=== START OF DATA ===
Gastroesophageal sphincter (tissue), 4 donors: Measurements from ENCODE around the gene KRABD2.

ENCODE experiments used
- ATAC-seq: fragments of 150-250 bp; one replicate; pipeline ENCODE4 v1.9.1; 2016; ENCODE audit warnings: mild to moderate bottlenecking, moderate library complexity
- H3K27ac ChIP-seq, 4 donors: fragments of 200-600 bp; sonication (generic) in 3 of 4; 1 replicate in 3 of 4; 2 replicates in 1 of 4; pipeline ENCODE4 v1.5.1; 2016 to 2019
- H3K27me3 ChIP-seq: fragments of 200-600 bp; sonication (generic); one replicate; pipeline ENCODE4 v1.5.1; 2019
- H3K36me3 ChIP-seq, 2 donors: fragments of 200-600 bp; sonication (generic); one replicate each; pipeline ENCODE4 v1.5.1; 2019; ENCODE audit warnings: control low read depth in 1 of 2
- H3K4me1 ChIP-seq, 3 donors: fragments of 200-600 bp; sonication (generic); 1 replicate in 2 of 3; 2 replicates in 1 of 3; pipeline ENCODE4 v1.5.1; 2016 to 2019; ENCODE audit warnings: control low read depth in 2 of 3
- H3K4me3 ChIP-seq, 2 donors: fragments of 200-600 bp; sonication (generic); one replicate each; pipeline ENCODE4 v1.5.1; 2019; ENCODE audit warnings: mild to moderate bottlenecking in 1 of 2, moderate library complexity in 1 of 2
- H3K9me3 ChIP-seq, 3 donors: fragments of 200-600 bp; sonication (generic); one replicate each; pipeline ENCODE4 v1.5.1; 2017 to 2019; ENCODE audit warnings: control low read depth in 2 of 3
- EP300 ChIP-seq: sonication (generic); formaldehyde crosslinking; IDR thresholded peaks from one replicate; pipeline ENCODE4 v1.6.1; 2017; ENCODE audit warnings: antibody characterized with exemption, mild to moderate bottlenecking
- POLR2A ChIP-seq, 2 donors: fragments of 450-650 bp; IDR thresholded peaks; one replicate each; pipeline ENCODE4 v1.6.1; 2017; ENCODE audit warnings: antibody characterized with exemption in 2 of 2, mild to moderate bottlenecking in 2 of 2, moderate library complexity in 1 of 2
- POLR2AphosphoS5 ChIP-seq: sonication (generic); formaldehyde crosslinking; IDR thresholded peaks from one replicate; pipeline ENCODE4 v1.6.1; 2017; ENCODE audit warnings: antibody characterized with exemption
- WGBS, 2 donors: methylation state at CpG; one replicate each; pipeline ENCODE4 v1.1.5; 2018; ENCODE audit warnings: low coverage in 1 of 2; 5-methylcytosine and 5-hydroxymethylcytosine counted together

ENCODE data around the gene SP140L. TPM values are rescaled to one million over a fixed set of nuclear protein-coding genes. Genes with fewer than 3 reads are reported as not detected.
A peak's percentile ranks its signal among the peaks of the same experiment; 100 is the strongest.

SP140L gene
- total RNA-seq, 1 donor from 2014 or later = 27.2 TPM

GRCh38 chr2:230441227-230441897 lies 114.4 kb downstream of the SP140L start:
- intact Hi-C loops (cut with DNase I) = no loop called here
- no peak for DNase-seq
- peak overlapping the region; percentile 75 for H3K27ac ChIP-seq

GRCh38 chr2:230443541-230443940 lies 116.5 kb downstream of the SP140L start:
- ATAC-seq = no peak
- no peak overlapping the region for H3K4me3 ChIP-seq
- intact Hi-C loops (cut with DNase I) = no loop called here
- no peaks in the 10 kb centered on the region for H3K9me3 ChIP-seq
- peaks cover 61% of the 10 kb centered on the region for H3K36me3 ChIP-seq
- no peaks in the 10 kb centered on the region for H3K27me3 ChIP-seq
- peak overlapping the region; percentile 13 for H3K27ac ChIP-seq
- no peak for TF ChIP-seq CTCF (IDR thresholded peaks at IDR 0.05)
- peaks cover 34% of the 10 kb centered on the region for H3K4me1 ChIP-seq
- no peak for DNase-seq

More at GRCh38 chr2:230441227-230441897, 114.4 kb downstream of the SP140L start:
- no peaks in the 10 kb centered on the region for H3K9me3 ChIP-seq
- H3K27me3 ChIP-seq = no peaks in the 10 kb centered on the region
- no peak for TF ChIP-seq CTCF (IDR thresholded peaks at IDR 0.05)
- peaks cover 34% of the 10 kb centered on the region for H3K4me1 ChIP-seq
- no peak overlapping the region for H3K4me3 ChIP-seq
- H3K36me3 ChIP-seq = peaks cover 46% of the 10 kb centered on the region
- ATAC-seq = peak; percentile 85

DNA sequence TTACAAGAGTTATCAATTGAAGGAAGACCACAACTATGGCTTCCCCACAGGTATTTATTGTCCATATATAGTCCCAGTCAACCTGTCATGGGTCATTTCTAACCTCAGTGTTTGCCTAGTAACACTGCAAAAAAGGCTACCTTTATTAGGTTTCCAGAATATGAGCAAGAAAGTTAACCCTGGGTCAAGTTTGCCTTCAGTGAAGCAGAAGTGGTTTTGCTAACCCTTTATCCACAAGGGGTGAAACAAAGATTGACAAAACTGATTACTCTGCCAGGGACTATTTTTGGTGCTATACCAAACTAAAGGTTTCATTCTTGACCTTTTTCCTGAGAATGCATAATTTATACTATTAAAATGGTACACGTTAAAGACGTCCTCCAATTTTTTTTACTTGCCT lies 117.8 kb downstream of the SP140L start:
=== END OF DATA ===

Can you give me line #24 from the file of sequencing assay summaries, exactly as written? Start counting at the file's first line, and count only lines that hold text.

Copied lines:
- no peak overlapping the region for H3K4me3 ChIP-seq